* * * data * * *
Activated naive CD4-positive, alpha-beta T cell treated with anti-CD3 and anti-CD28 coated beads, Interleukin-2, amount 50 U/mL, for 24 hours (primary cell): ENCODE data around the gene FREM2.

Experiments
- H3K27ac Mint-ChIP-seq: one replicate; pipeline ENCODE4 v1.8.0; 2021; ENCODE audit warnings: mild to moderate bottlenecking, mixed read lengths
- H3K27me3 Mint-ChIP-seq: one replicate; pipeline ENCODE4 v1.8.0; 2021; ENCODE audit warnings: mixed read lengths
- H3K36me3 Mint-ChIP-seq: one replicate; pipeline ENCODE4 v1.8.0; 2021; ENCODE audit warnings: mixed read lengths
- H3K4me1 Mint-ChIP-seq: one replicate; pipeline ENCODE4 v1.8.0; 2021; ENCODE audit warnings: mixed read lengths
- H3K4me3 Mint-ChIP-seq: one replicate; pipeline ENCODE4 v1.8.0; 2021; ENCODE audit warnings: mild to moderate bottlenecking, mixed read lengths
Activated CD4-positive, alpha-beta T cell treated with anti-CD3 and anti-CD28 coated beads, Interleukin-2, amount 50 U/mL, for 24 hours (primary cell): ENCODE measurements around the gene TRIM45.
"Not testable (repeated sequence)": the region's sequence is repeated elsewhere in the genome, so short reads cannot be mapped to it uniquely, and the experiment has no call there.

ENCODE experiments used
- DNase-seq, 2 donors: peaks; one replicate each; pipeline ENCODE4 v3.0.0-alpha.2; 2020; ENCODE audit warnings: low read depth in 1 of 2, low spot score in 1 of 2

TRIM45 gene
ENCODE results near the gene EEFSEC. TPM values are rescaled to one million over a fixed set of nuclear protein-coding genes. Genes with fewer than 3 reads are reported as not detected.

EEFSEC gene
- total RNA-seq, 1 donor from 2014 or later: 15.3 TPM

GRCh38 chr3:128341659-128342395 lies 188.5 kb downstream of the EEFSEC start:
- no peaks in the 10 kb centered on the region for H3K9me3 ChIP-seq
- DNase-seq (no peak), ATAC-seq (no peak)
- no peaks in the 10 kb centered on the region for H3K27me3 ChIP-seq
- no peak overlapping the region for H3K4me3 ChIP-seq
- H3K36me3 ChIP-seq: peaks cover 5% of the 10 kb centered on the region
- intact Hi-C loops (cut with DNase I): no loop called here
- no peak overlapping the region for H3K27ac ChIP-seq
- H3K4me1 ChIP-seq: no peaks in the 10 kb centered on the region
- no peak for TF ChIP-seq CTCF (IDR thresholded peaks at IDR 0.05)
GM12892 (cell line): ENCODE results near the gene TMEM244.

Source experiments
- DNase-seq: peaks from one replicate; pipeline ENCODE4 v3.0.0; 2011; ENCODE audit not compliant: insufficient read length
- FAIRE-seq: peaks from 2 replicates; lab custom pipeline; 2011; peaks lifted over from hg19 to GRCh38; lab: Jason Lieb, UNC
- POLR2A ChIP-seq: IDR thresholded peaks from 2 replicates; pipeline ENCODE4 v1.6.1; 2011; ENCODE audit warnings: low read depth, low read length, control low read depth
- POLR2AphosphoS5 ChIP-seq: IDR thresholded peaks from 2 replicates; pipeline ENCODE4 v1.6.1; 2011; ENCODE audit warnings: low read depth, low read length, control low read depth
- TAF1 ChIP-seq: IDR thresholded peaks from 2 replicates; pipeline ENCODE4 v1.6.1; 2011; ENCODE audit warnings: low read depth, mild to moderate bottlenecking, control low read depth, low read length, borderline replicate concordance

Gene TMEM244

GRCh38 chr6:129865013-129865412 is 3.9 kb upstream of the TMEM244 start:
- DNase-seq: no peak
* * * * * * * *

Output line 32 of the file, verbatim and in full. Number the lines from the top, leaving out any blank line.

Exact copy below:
- TAF1 ChIP-seq: IDR thresholded peaks from 2 replicates; pipeline ENCODE4 v1.6.1; 2011; ENCODE audit warnings: low read depth, mild to moderate bottlenecking, control low read depth, low read length, borderline replicate concordance